Three major battles are coming up.

The first is this afternoon, when John Bercow rules on whether the government can try for another meaningful vote on its deal. It wants to try to get support in general before publishing the detail of the legislation. The Speaker will likely stop it from doing so.

The second comes tomorrow, when the government seeks support for a programme motion for the withdrawal bill, which will define how long MPs can debate it. If MPs rebel here, they could secure more time to scrutinise it and the October 31st deadline would become increasingly untenable.

And then, finally, the main course: amendments. Countless amendments will be thrown on the bill, some of them super-sexy like a People's Vote. But the one which has most chance of success and could pose the greatest risk to the government is on keeping the whole of the UK in the customs union.

It could get DUP support, as it keeps the UK together. It could get Labour pro-dealer support, as it protects manufacturing. Most other opposition parties – hopefully all of them – could support it. This could be the decisive vote of the entire Brexit saga. If it went through, the government would be in serious trouble.

So they're likely to try and find a compromise. They'll do this the same way they always do: turning legal guarantees into political promises.

This is what happened with the level-playing-field provisions on workers' rights and the environment. They went out of the legal withdrawal agreement and into the non-legal political declaration.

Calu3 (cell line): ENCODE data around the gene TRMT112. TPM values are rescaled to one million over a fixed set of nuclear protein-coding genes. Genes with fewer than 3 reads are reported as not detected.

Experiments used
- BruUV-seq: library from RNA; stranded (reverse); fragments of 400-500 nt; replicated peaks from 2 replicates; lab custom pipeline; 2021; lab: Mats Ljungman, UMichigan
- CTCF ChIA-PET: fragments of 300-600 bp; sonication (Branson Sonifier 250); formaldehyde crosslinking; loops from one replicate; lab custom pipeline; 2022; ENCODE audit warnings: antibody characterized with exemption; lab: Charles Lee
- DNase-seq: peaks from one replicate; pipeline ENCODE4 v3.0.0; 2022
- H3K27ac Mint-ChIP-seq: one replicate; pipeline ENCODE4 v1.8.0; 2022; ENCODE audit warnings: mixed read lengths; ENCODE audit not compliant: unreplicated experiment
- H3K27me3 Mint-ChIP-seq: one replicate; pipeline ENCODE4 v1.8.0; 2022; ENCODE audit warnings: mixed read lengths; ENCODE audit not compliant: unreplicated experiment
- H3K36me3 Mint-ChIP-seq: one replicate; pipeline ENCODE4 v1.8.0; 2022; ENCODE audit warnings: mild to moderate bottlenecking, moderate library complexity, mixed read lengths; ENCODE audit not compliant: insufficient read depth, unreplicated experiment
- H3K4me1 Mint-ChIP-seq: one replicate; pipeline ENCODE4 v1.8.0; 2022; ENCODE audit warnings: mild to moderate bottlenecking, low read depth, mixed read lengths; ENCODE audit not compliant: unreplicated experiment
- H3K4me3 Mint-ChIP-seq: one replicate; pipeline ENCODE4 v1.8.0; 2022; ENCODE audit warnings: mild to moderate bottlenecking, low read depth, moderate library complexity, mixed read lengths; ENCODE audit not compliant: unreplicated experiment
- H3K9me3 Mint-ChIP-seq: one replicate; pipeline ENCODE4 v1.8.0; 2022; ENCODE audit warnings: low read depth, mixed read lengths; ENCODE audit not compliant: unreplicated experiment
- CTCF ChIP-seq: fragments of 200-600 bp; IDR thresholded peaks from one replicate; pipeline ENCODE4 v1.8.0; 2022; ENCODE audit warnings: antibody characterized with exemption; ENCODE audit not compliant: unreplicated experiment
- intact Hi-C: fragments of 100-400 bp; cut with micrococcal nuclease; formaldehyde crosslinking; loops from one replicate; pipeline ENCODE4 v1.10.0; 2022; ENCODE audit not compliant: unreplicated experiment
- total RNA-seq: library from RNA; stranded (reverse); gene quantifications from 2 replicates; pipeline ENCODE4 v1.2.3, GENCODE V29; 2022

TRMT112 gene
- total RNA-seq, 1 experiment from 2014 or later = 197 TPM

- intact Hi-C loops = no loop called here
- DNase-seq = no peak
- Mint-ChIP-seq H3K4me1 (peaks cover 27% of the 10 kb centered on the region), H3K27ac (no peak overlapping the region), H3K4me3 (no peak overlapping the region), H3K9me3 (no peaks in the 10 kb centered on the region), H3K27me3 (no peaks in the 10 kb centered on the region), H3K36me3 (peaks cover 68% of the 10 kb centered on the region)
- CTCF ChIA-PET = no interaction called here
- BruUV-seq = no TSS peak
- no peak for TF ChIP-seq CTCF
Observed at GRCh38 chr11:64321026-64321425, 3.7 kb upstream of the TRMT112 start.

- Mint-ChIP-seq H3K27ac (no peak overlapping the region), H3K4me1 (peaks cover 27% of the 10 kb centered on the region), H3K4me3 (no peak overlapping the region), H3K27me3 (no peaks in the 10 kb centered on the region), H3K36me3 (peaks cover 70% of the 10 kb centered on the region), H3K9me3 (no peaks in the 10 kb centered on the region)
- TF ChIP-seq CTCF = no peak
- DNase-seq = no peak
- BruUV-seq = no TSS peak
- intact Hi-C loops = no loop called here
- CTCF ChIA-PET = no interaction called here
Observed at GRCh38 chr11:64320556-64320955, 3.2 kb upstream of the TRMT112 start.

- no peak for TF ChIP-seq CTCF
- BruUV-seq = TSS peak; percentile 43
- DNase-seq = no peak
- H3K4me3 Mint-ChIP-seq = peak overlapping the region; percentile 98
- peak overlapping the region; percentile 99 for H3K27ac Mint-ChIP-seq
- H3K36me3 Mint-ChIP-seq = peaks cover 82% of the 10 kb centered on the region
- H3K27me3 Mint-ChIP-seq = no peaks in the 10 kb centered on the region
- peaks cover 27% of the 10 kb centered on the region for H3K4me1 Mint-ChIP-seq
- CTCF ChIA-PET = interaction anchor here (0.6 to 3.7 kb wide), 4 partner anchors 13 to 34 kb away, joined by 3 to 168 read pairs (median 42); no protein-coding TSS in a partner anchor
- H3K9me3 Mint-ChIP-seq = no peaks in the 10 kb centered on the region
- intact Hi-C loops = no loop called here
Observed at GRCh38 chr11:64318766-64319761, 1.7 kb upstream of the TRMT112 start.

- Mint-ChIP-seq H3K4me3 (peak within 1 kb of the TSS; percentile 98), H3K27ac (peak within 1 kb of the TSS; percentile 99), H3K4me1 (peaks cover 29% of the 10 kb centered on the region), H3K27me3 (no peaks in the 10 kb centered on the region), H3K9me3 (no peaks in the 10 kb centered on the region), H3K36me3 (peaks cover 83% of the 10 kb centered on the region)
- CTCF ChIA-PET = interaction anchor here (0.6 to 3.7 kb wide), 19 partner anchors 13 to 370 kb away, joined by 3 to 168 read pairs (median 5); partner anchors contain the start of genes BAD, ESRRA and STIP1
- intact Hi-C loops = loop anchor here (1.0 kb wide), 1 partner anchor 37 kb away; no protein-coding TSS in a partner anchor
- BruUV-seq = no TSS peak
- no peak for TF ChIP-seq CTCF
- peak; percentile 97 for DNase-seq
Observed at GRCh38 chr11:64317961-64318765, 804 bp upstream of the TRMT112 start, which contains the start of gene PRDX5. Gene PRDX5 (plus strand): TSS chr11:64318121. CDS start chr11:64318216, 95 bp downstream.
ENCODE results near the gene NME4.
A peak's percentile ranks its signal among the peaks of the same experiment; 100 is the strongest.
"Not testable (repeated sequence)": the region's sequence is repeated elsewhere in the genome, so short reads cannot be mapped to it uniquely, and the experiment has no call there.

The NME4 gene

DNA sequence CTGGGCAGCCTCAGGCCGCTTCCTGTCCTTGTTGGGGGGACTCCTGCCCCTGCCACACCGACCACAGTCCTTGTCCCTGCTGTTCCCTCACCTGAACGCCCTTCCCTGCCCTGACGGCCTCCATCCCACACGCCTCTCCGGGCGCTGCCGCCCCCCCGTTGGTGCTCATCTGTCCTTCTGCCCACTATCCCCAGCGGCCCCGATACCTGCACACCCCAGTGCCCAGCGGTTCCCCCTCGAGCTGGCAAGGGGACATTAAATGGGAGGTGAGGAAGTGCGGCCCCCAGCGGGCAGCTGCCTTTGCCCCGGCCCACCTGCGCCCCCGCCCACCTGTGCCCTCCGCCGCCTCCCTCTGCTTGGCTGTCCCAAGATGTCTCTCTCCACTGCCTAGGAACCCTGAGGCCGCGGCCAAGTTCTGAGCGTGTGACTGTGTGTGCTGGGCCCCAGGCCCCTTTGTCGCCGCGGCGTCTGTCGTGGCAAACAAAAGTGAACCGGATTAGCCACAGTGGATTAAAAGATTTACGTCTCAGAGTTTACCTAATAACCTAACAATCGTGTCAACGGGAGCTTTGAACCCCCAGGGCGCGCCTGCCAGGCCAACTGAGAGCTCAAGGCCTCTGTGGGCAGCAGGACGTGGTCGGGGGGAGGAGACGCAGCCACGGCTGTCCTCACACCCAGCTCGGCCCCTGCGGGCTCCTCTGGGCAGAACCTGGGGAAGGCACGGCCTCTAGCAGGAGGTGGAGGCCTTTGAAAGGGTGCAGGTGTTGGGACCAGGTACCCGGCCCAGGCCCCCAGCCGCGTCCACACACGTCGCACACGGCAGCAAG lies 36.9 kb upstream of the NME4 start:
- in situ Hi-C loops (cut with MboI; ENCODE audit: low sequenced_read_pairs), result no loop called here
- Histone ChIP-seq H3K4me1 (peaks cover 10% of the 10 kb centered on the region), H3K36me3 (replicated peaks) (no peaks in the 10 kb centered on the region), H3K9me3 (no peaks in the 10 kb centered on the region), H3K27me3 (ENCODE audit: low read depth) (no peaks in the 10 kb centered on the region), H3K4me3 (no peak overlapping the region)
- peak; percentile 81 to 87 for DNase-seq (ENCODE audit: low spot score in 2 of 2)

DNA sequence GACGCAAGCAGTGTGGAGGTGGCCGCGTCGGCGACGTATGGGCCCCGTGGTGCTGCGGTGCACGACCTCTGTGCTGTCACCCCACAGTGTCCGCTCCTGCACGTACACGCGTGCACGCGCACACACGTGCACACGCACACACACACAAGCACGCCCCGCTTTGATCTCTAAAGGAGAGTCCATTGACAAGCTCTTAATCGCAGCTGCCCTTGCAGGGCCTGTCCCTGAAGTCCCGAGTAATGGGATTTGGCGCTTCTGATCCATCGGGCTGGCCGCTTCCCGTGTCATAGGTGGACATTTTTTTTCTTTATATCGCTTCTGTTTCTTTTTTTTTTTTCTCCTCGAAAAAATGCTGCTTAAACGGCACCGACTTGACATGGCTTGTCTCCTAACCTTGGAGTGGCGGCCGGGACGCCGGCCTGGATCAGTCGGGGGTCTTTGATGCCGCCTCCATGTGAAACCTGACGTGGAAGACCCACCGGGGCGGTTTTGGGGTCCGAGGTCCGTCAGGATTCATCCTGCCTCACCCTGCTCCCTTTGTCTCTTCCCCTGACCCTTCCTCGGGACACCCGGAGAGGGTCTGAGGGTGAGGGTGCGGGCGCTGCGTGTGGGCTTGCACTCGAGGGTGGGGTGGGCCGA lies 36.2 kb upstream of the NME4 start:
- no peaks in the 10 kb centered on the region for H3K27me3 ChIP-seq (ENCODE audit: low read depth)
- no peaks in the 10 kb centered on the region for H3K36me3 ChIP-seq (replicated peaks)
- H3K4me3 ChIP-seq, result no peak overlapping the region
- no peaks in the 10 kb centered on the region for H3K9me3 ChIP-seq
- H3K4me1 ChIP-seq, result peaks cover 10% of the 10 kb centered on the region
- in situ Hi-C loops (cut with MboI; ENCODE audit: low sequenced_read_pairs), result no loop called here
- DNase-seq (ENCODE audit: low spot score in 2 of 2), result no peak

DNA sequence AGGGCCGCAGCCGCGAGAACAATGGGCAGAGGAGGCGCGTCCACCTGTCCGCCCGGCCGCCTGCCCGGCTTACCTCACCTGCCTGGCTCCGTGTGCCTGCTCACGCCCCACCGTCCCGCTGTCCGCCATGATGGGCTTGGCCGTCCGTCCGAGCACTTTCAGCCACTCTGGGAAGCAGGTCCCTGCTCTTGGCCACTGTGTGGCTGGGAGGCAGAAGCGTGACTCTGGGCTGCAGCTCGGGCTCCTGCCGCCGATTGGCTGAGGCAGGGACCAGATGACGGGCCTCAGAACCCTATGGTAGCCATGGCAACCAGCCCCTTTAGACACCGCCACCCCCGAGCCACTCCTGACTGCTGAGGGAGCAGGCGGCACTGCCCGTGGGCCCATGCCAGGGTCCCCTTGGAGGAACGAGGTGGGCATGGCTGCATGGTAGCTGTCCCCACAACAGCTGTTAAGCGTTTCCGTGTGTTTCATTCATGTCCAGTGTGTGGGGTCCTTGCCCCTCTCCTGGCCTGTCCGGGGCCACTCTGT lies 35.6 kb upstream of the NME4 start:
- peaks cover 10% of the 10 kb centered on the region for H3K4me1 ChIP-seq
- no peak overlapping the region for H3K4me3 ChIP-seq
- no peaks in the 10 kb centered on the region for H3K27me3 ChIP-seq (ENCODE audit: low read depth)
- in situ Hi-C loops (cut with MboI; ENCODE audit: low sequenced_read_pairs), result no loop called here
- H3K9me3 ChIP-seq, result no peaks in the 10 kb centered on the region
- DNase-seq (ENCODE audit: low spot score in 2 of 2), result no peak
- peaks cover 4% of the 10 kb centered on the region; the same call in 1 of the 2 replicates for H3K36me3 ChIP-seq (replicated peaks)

The government repeatedly promised that it would maintain all the best standards during the debate on Saturday, while simultaneously making sure it had no legal obligation to do so. This is what is allowing it to succeed: operating on a level of promise rather than fact, so that both ERG hardliners and Labour pro-dealers can believe they'll get their way.

Any compromise this week will likely take the same form. If a customs union amendment looks likely to succeed, Boris Johnson could offer a promise to negotiate a customs union during transition and enshrine that in UK law. He'll very likely do the same thing with workers rights, in a bid to get Labour MPs on board.

But as the legal expert George Peretz pointed out yesterday, this is not a real guarantee. It would only be written into domestic law and domestic law can be easily repealed.

If the deal was passed, Johnson would immediately seek a general election, as he tried to capitalise on the short intermediary period after people saw he'd got a deal and before they realised we'd still be debating Brexit forever.

And how will he campaign in that election? On the basis of undoing the promises he has made. 

The key Brexiter mission is to deregulate. It has been throughout eurosceptic history, with all the oceans of ink dedicated to talk of Brussels bureaucracy. Much of that came from Johnson himself when he was the Telegraph's Europe correspondent.